Photo: Old man with two children and a tablet; Copyright: panthermedia.net/Barabasa

Tablet devices show promise in managing agitation among patients with dementia

09/01/2017

A new pilot study led by McLean Hospital's Ipsit Vahia, MD, medical director of Geriatric Psychiatry Outpatient Services at McLean Hospital, suggests that the use of tablet computers is both a safe and a potentially effective approach to managing agitation among patients with dementia.
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Image: An old man from behin, climbing stairs; Copyright: panthermedia.net/Mechthild Bach

Targeted preventive measures for hip fracture for persons with Alzheimer's disease

08/12/2016

The hip fracture risk factors are generally similar among those with and without Alzheimer's disease, according to a recent study from the University of Eastern Finland. However, the incidence of hip fracture is higher among those with Alzheimer's disease, regardless of other characteristics.
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Image: Researcher is holding a star shaped object in his hand; Copyright: Melanie Gonick/MIT

New capsule achieves long-term drug delivery

25/11/2016

Researchers at MIT and Brigham and Women's Hospital have developed a new drug capsule that remains in the stomach for up to two weeks after being swallowed, gradually releasing its drug payload.
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Image: Autumn tree on a meadow with leaves in the shape of a head, which back is already leafless; Copyright: panthermedia.net/lightsource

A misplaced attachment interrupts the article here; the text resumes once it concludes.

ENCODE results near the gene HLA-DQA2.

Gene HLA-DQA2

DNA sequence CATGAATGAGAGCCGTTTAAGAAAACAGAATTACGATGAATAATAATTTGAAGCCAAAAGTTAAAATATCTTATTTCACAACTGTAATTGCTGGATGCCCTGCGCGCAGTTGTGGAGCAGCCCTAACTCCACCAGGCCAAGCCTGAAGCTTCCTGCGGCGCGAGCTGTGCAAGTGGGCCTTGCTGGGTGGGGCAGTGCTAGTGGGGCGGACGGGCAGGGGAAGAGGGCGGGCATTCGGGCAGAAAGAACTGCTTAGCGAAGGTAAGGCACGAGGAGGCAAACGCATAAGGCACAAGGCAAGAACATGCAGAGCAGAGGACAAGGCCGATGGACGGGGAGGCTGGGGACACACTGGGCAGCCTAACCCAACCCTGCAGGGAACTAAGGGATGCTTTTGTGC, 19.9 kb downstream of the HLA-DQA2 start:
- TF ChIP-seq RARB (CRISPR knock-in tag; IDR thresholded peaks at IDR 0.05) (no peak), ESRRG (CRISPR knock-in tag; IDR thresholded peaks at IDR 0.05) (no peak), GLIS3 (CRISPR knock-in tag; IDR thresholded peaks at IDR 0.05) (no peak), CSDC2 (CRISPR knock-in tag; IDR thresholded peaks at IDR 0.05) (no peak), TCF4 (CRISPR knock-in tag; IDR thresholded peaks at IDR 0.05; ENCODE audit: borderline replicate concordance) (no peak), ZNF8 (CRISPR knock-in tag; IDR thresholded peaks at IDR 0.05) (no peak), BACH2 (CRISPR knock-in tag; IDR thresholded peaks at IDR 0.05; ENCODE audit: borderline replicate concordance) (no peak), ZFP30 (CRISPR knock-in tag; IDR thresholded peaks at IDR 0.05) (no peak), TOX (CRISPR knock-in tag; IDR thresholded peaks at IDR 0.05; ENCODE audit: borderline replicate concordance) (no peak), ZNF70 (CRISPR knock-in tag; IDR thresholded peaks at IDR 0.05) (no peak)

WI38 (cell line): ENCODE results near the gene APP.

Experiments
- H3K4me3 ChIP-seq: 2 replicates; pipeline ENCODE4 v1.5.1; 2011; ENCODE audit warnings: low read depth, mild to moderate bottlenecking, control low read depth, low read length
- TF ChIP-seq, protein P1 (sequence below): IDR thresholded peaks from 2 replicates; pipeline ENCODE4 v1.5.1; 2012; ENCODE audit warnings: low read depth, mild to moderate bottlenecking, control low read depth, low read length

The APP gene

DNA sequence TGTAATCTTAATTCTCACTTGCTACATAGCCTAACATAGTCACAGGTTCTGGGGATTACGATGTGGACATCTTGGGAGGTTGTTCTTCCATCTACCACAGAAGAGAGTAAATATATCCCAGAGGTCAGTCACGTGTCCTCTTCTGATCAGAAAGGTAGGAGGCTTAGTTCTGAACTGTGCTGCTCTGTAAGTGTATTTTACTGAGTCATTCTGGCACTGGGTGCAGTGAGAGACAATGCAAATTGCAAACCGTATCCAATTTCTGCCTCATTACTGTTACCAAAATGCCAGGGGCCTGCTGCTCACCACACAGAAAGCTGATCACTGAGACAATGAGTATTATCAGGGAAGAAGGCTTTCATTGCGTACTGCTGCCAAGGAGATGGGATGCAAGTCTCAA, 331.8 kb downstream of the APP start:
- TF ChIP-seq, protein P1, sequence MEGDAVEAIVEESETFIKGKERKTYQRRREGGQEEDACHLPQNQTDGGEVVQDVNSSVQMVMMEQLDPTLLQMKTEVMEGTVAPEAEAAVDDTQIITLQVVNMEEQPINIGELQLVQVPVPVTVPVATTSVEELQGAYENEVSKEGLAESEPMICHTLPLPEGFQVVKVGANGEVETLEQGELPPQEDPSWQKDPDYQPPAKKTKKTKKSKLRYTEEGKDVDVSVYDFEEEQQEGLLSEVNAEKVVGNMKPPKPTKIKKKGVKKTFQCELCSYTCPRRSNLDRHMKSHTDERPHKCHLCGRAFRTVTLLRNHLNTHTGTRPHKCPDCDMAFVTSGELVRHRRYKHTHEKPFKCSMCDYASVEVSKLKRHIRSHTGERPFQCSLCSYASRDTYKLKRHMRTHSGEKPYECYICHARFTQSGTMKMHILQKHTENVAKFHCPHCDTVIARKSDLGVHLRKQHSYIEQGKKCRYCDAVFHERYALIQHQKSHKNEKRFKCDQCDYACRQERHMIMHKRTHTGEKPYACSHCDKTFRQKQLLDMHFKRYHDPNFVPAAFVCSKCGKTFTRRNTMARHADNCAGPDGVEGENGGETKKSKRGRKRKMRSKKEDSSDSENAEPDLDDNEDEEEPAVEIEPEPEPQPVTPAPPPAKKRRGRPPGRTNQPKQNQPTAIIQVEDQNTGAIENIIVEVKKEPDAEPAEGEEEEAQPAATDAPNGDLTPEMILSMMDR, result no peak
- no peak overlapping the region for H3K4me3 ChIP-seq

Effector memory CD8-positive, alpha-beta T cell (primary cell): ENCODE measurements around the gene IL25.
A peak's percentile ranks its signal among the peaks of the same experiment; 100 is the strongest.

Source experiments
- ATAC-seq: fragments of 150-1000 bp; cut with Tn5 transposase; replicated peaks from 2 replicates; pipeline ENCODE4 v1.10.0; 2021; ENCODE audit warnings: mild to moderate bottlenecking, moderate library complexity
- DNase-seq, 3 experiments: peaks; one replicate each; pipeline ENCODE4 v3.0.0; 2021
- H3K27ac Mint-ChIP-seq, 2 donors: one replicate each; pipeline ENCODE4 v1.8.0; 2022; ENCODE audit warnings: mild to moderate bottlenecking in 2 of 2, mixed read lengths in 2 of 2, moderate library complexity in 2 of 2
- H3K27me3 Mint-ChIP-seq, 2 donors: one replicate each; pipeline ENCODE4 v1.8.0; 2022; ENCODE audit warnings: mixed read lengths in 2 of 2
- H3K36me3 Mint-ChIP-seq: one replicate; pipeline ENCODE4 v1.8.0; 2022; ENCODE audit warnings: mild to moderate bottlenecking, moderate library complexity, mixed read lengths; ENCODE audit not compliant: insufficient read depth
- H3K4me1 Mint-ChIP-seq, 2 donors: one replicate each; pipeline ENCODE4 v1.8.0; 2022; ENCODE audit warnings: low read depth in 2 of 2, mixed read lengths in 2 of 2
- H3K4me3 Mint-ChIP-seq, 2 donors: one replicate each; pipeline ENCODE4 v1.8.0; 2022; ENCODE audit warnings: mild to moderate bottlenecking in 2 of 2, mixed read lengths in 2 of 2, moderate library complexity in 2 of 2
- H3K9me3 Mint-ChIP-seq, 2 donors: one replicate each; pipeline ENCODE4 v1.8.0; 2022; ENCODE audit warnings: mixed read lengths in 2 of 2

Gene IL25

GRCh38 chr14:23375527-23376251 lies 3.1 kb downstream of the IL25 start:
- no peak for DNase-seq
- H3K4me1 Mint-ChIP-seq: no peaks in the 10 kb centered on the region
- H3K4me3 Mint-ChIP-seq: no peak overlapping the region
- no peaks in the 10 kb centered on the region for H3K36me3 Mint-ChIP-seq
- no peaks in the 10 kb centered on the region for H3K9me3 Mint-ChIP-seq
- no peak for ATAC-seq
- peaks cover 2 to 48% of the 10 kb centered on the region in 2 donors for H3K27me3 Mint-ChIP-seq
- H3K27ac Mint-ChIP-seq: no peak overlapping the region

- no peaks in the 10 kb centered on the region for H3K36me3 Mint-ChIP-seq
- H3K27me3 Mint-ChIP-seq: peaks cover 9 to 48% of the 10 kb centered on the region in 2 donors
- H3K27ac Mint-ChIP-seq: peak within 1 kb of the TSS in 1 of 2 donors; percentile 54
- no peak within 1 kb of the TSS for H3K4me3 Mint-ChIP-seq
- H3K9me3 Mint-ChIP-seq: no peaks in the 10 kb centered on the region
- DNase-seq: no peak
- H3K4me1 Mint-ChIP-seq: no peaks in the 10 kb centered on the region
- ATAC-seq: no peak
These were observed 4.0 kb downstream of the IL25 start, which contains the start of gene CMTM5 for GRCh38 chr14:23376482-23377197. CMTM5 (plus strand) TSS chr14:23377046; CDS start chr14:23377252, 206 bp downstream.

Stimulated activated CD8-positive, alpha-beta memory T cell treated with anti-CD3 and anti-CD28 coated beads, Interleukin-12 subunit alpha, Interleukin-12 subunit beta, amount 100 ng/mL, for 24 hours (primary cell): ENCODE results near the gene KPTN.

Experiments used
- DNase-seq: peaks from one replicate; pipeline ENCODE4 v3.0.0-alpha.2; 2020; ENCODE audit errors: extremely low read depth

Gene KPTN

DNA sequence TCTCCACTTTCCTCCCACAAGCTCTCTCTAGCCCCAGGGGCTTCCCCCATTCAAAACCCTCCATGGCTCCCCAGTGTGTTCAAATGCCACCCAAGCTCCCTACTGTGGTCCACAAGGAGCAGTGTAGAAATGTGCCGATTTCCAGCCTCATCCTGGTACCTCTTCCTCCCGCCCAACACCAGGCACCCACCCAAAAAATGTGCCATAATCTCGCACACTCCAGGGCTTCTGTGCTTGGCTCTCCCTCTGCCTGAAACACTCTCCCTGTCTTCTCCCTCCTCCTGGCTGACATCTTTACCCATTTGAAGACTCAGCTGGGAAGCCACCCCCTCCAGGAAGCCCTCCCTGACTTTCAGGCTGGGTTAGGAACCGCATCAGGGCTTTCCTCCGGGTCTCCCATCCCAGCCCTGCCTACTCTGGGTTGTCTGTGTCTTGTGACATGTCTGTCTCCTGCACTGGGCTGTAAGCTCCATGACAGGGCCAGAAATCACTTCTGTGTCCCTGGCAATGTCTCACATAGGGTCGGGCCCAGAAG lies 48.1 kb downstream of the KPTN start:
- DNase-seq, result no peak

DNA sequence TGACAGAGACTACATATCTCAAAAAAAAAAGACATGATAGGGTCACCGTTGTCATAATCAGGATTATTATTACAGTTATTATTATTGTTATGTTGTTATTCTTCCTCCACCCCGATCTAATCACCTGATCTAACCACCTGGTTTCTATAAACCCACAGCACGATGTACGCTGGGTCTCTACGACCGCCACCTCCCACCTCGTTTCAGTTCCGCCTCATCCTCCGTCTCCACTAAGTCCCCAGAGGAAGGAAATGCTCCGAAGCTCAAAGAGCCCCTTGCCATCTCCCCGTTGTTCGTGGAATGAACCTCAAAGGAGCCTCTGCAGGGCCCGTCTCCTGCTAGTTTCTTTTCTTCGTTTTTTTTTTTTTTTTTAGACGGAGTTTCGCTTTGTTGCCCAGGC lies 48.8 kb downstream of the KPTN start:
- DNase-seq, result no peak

Structure of toxic tau aggregates determines type of dementia

31/10/2016

The distinct structures of toxic protein aggregates that form in degenerating brains determine which type of dementia will occur, which regions of brain will be affected, and how quickly the disease will spread, according to a study from the Peter O’Donnell Jr. Brain Institute.
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"Stroke clearly is a brain disease"

28/10/2016

International experts are concerned about WHO moves in classification process. "The medical rationale for stroke being a disease of the brain is overwhelming." This is the key message of an urgent appeal launched by leading neurology experts in The Lancet.
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Image: Laboratory device emitting a green beam of light; Copyright: University of Adelaide

Developing a sensor for vitamin B12 deficiency

28/10/2016

University of Adelaide researchers have developed a world-first optical sensor that can detect vitamin B12 in diluted human blood - a first step towards a low-cost, portable, broadscale vitamin B12 deficiency test. Vitamin B12 deficiency is associated with an increased risk of dementia and Alzheimer's disease.
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